Here’s what I think: the Atlantic as a massive millpond, measured, calm and tranquil, its surface still and inscrutable. Here comes an American brewer (or many brewers) to throw in a pebble. Splash. The ripples shimmer outwards, keep moving, and reach all the shores that are washed by the Atlantic. The craft beer effect, perhaps? Here’s what someone else might think: an English brewer stands on the edge of the known world that is Great Britain sometime in the 1800s and does the same. Elsewhere in another great brewing country another brewer does the same and so the world’s great beers are born (though I’ll suspend the watery metaphor when we get to Groll and Dreher).
Last night I went to the Wheatsheaf in Borough Market to attend the launch of the Charles Wells/Dogfish Head collaboration beer DNA New World and sat there while first of all Paul Wells, then Jim Robertson and finally Sam Calagione explained the meaning of what seemed initially like an unlikely meeting of minds — Robertson and Calagione met often in the US, while the latter was intrigued by Wells’ Banana Bread Beer. As I have discovered at events like the International Brewing Awards, brewers are a fraternity, a Guild, a brotherhood even, and the battles that hobbyists and beer writers (a sharing of the same DNA sometimes?) are viewed with bemusement but also enjoyed.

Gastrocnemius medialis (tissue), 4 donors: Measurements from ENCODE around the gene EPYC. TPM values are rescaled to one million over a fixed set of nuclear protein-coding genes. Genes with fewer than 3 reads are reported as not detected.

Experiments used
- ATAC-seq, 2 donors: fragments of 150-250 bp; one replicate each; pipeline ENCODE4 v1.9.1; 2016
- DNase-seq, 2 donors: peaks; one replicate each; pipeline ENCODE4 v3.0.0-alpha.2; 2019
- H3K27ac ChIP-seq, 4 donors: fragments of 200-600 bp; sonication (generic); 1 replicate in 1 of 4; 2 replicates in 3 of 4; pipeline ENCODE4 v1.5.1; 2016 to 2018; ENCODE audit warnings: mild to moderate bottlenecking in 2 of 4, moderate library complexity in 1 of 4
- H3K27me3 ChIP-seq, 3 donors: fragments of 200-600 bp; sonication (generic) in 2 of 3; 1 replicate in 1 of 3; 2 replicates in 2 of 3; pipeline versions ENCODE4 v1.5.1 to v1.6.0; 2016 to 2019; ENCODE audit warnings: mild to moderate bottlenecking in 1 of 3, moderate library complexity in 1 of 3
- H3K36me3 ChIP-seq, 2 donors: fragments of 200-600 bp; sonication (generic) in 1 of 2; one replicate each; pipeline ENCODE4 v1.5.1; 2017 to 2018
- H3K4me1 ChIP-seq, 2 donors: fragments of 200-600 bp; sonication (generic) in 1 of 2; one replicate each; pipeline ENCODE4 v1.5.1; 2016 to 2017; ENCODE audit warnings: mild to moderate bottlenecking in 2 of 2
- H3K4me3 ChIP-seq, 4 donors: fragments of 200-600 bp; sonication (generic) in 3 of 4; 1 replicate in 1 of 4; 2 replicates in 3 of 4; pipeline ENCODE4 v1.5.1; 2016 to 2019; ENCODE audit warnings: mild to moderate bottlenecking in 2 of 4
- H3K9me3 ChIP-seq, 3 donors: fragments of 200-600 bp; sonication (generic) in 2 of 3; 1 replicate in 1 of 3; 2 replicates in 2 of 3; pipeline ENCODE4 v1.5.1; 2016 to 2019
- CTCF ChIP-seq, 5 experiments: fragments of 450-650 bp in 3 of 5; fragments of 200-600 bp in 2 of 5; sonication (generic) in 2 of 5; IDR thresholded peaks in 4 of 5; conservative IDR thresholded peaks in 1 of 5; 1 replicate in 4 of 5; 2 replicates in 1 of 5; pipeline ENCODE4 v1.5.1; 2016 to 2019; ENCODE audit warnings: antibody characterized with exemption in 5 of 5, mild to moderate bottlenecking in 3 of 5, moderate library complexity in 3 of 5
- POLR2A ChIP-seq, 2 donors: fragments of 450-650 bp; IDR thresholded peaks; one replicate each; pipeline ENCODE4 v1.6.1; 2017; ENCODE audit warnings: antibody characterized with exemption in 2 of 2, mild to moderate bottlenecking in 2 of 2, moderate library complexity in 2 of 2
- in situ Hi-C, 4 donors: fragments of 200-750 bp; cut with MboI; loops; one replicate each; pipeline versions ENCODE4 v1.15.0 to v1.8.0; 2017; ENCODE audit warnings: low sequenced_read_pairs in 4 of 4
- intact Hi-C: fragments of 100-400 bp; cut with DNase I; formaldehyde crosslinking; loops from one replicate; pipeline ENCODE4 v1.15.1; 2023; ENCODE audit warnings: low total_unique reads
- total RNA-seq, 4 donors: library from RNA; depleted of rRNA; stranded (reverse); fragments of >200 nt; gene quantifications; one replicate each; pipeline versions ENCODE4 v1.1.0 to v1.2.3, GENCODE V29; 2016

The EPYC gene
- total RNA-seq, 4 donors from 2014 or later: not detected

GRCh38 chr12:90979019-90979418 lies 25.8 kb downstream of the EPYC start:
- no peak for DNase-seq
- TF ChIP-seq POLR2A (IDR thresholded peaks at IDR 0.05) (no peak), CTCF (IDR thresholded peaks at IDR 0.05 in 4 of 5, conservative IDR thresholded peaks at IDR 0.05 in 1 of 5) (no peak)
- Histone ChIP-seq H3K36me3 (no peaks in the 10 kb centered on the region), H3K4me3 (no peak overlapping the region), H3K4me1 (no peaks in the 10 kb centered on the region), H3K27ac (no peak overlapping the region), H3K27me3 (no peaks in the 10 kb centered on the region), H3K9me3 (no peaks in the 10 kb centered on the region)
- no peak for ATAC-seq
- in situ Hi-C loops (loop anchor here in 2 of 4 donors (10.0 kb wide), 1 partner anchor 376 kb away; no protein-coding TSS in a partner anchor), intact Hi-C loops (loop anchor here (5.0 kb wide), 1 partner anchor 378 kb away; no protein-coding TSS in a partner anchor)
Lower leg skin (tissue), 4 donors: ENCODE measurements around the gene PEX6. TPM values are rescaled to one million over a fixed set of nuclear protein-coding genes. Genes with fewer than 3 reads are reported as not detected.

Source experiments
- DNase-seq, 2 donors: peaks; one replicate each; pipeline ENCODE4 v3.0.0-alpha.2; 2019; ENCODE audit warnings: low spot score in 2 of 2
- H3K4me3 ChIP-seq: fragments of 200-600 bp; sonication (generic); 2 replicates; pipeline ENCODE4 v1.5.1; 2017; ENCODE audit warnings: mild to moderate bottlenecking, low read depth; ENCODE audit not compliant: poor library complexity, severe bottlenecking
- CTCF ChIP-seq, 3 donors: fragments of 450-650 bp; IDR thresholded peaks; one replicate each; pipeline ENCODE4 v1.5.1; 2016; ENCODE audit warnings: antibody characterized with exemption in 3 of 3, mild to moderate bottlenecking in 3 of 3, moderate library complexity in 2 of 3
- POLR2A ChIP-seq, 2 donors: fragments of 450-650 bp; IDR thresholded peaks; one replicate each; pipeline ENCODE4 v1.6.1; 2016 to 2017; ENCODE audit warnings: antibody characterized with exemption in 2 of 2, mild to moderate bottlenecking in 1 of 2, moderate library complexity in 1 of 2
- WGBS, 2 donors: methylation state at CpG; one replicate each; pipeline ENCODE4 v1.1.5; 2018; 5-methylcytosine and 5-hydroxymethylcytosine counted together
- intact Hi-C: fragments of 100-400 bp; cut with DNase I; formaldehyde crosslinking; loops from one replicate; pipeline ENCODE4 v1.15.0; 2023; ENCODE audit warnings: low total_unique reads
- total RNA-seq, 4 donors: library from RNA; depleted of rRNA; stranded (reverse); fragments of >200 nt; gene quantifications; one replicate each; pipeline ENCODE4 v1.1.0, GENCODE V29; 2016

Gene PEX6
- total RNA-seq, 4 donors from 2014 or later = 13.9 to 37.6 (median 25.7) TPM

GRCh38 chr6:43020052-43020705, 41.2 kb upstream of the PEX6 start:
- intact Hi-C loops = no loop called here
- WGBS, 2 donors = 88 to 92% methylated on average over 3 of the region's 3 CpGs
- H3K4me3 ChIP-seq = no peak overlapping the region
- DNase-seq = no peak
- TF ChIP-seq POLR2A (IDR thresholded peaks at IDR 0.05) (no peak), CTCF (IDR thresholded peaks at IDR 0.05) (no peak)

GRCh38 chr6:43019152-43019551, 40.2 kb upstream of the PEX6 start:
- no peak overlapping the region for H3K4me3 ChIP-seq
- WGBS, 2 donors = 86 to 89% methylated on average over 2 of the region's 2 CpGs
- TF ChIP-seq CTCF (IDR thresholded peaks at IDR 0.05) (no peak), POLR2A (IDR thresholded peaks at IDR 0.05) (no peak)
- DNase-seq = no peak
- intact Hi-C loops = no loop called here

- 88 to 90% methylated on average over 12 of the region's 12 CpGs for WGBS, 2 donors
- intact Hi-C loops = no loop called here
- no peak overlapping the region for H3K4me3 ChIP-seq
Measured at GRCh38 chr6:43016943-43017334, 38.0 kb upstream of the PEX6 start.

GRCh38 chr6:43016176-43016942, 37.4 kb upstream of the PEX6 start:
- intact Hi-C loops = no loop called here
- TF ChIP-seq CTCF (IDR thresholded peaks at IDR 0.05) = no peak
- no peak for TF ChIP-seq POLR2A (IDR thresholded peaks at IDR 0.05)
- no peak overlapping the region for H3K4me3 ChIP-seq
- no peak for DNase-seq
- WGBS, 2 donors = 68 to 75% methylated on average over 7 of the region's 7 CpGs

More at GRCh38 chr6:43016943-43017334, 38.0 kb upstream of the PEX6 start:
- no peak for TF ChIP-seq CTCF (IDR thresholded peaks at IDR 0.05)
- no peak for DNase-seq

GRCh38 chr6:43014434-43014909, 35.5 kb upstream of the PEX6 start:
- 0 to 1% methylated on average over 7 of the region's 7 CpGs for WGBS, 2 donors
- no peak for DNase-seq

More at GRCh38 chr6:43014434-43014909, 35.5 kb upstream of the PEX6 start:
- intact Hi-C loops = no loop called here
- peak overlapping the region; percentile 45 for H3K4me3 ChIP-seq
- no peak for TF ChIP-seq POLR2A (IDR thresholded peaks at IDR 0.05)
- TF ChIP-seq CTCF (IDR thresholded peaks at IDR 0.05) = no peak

As for the beer brewed over here (a US version will be made later in the year with Wells’ yeast — get to the Philly Beer Week in June for the launch), there I was listening attentively, expecting Calagione to let the assembled know how he’d selected American hops and suggested this or that, but let’s not forget this is Dogfish Head. ‘We did a reduction of our 60 Minute IPA and this was then added to the boil in Bedford.’ I woke up. The idea of the chef as a brewer, which I think Calagione has always championed. ‘Yes, it’s a reduction of one beer used in the production of another,’ he repeated as if he thought we couldn’t believe what we were hearing. ‘We hope it’s the start of a long relationship.’
The 4.5% beer is also dry-hopped with Simcoe and has an Henry Cooper’s fist of citrus on the nose, while the palate has the dryness I’ve always associated with Wells’ beers, leavened with a peach-skin fruitiness and an English (crystal?) nuttiness. I like it a lot.
And what I love about collaborations like this (Wetherspoons has done a lot to further this cause — Stone at Wadworth anyone? — though I have recently heard that these international partnerships are coming to an end) is that it opens everything out in the world/fraternity/Guild/brotherhood of brewing. Now is beer’s time.
And afterwards I had a few words with Calagione and asked the question that was bugging me. Extreme beer? ‘It wasn’t about strength but innovation and flavour. I’m not hung up on nomenclature.’
And in that millpond the ripples keep spreading.